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I. INDICATIONS

  1. To collect a urine specimen for culture when a suprapubic aspiration is contraindicated or cannot be performed and a clean-catch specimen is unsatisfactory. Bladder catheterization is an alternative to suprapubic aspiration. It has a higher false-positive rate than suprapubic aspiration (relative rate of urine culture contamination of 6%–12%) and can also introduce bacteria and cause a urinary tract infection. The American Academy of Pediatrics (AAP) has made recommendations to obtain a catheterization or suprapubic aspiration for any urine specimen (urinalysis and urine culture) obtained in a febrile ill infant who is >2 months of age, who has no apparent source for the fever, and who is planning on getting antibiotics.

  2. To monitor urinary output, relieve urinary retention, or to instill contrast to perform cystourethrography.

  3. To determine a bladder residual urine volume.

  4. To place contrast for diagnostic cystography.

II. EQUIPMENT

Sterile gloves, cotton balls, povidone-iodine solution, sterile drapes, lubricant gel, a sterile collection bottle (often packaged together as a commercial set), and choice of catheter (see below); point-of-care ultrasound, if available.

  1. Urethral catheters. Use the smallest catheter possible. (Note: balloon retention catheters [eg, Foley] are not used in newborns.) Recommendations on urethral catheter choice vary widely; follow your institution’s guidelines if available.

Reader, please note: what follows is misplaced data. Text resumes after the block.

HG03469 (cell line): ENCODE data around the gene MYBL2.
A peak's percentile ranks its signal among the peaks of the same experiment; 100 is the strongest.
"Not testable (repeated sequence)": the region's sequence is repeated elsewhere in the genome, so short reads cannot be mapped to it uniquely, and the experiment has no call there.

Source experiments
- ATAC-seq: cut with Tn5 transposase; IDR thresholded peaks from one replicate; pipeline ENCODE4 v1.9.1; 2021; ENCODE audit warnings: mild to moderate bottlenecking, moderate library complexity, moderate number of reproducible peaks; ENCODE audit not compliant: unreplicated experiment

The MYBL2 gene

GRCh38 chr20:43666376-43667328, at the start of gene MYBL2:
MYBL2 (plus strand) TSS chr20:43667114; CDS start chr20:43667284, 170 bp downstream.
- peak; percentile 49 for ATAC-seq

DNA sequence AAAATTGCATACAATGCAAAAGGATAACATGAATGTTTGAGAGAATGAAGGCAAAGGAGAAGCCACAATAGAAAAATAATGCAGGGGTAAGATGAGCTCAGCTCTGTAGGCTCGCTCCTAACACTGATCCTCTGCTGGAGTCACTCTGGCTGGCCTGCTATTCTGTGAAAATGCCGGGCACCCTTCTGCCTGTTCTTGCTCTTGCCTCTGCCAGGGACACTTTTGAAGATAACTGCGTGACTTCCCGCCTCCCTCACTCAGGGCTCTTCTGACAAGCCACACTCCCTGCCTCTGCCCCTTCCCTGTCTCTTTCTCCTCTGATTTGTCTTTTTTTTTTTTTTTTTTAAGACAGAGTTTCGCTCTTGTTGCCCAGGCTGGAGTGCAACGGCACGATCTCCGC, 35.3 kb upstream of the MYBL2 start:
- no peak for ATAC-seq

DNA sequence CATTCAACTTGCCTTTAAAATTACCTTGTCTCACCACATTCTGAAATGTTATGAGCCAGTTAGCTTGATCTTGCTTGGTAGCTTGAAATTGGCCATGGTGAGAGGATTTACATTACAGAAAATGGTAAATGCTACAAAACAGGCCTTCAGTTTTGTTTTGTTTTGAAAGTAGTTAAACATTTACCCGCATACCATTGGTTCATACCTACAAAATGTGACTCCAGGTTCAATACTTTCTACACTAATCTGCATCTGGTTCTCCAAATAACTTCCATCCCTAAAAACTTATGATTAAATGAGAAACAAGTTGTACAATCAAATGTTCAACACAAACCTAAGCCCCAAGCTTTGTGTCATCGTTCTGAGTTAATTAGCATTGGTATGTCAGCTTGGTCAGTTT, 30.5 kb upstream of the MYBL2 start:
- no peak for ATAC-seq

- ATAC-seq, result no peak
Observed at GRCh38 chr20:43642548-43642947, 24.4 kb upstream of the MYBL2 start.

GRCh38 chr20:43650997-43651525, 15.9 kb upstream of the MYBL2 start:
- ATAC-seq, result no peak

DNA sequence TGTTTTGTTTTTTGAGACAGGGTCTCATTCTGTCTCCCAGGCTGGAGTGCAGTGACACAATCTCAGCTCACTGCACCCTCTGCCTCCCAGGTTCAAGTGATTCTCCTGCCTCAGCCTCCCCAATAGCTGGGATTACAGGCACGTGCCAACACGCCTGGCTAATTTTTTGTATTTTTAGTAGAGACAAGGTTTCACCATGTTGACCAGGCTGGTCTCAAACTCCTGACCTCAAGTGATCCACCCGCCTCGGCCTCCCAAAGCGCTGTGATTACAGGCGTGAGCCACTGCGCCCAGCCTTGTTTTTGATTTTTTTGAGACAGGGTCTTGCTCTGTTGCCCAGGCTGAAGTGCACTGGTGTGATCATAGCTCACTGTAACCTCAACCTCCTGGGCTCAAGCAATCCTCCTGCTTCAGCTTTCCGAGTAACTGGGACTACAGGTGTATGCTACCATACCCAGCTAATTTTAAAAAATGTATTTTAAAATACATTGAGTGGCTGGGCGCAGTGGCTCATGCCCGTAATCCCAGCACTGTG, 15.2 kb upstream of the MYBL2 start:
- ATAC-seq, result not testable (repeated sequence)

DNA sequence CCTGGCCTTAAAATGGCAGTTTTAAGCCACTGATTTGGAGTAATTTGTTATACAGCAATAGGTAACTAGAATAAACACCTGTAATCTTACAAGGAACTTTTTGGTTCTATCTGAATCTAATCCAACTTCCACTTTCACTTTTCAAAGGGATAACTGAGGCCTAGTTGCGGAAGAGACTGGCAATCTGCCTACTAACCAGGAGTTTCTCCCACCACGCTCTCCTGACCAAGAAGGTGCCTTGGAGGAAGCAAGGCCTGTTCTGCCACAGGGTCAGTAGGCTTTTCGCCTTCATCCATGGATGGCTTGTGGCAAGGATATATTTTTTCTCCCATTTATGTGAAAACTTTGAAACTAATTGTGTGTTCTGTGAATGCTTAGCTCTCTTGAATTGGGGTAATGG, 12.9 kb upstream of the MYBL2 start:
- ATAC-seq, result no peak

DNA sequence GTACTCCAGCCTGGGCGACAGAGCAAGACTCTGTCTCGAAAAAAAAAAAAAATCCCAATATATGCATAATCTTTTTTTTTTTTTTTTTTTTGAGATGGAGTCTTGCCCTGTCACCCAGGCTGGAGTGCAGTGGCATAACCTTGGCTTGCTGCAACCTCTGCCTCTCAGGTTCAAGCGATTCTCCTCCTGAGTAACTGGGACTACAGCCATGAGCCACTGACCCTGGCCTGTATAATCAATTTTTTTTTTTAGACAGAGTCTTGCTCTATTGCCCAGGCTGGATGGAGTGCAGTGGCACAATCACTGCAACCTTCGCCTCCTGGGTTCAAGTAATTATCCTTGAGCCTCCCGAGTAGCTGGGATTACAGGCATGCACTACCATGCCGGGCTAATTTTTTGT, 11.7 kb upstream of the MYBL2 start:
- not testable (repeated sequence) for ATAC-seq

1. Commercially available urethral catheter sizes: 3.5, 5.0, 6.5, and 8F.

    2. Urethral catheter size recommendations by weight

      1. 3.5F for weight <1000 g.

      2. 5F for weight 1000 to 1800 g.

      3. 6.5F for weight 1800 to 4000 g.

      4. 8F for weight >4000 g.

    3. National Association of Neonatal Nurses (NANN) recommendations: 3.5F for weight <1000 g; 5F for weight 1000 to 1800 g; 8F for weight >1800 g.

    4. Feeding tubes. When used as an alternative, they may increase the risk of trauma or knotting (commercial urethral catheters are softer and not as long). A 5F feeding tube is sometimes used but not generally preferred.

    5. Umbilical catheter. May be used as an alternative: 3.5F for weight <1000 g; 5F for weight >1000 g.

III. PROCEDURE

  1. When performing catheterization to obtain a specimen, it is best to wait until 1 to 2 hours after voiding.

  2. POCUS of the bladder. Ultrasound of the bladder can help determine if there is sufficient urine in the bladder. Use a high frequency linear array transducer probe and apply it in a transverse position in the midline of the lower abdomen to locate the bladder. The bladder will be a dark cavity with a thin wall that is echogenic. Measure the urinary bladder index measurement (product of anteroposterior and transverse diameters, expressed in centimeters squared), which will identify whether there is sufficient urine in the bladder. A urinary bladder index <2.4 cm2 means there is lack of urine volume and the catheterization may be unsuccessful. A urinary bladder index >2.4 cm2 suggests an adequate urine volume. An ultrasound of the bladder at the bedside led to an increased success rate of urethral catheterization in children <2 months of age. Ultrasound directed bladder catheterization has been used in pediatrics for guiding the catheter in the bladder and ...

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